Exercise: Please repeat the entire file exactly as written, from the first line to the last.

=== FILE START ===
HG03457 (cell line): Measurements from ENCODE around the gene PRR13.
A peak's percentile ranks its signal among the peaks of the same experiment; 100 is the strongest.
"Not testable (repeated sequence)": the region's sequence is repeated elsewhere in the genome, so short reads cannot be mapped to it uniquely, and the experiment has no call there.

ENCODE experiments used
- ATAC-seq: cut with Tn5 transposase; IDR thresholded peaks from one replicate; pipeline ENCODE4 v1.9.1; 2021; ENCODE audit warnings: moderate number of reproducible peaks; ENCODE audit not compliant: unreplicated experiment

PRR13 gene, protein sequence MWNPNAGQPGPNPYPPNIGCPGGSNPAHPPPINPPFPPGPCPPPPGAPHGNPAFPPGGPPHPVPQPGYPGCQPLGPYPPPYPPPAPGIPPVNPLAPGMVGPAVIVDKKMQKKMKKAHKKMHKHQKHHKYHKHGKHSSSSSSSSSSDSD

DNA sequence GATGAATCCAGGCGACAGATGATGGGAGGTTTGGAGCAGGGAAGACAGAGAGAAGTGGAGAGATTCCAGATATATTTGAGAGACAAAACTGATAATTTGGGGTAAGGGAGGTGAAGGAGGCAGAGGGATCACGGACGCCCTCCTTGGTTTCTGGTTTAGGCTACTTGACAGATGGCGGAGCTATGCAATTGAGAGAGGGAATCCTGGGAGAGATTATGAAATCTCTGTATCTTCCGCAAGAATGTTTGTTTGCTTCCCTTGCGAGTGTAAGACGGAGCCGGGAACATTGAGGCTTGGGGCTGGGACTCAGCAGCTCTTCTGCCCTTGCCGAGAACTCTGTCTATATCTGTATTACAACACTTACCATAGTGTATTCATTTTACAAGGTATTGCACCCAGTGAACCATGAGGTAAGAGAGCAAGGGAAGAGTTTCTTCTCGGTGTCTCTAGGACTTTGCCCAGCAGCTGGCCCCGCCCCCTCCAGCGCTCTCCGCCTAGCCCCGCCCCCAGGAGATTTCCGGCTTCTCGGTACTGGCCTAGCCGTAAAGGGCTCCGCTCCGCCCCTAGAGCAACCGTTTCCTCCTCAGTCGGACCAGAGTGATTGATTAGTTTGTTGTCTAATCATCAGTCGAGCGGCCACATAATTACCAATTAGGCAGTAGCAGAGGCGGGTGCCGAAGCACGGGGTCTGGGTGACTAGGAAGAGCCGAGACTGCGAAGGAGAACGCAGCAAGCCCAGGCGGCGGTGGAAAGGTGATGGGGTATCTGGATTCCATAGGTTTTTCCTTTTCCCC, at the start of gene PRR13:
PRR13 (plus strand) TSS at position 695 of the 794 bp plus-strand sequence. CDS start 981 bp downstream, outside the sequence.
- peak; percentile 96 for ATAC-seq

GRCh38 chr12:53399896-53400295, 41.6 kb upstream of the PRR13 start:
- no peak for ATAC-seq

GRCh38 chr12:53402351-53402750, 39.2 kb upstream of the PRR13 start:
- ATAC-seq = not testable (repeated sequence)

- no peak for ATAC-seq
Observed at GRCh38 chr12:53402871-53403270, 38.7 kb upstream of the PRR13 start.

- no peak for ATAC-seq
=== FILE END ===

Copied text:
HG03457 (cell line): Measurements from ENCODE around the gene PRR13.
A peak's percentile ranks its signal among the peaks of the same experiment; 100 is the strongest.
"Not testable (repeated sequence)": the region's sequence is repeated elsewhere in the genome, so short reads cannot be mapped to it uniquely, and the experiment has no call there.

ENCODE experiments used
- ATAC-seq: cut with Tn5 transposase; IDR thresholded peaks from one replicate; pipeline ENCODE4 v1.9.1; 2021; ENCODE audit warnings: moderate number of reproducible peaks; ENCODE audit not compliant: unreplicated experiment

PRR13 gene, protein sequence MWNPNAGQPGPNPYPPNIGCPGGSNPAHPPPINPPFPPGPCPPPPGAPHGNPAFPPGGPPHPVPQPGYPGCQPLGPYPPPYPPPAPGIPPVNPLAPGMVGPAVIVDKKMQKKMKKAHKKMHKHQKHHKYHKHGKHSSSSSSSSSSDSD

DNA sequence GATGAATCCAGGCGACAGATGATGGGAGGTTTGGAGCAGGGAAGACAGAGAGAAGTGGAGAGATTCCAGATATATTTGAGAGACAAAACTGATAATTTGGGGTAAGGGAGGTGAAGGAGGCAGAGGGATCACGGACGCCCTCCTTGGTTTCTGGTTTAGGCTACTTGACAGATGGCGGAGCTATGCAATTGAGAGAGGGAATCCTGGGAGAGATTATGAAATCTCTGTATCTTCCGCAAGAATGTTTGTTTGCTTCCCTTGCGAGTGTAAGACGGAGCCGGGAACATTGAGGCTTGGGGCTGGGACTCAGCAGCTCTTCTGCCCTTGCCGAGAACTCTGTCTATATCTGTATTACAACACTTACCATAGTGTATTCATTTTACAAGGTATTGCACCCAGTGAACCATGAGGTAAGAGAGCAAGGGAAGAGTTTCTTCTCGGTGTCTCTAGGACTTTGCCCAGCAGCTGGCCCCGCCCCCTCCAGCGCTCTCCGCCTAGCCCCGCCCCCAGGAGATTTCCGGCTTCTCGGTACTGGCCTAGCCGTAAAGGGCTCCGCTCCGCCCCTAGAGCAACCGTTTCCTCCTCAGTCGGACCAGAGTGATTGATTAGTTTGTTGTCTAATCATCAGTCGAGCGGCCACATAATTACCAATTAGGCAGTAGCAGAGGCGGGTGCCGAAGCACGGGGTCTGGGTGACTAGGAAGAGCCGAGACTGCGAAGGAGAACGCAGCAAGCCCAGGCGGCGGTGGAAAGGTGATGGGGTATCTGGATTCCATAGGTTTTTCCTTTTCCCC, at the start of gene PRR13:
PRR13 (plus strand) TSS at position 695 of the 794 bp plus-strand sequence. CDS start 981 bp downstream, outside the sequence.
- peak; percentile 96 for ATAC-seq

GRCh38 chr12:53399896-53400295, 41.6 kb upstream of the PRR13 start:
- no peak for ATAC-seq

GRCh38 chr12:53402351-53402750, 39.2 kb upstream of the PRR13 start:
- ATAC-seq = not testable (repeated sequence)

- no peak for ATAC-seq
Observed at GRCh38 chr12:53402871-53403270, 38.7 kb upstream of the PRR13 start.

- no peak for ATAC-seq